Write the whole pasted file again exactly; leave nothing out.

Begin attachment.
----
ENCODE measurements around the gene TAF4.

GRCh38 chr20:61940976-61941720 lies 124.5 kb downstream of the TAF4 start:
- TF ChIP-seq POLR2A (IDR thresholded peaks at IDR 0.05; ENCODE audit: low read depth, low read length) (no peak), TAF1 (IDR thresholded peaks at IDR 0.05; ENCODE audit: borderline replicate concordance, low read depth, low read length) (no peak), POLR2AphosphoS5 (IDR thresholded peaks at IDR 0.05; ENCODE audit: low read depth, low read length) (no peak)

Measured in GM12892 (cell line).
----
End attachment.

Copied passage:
ENCODE measurements around the gene TAF4.

GRCh38 chr20:61940976-61941720 lies 124.5 kb downstream of the TAF4 start:
- TF ChIP-seq POLR2A (IDR thresholded peaks at IDR 0.05; ENCODE audit: low read depth, low read length) (no peak), TAF1 (IDR thresholded peaks at IDR 0.05; ENCODE audit: borderline replicate concordance, low read depth, low read length) (no peak), POLR2AphosphoS5 (IDR thresholded peaks at IDR 0.05; ENCODE audit: low read depth, low read length) (no peak)

Measured in GM12892 (cell line).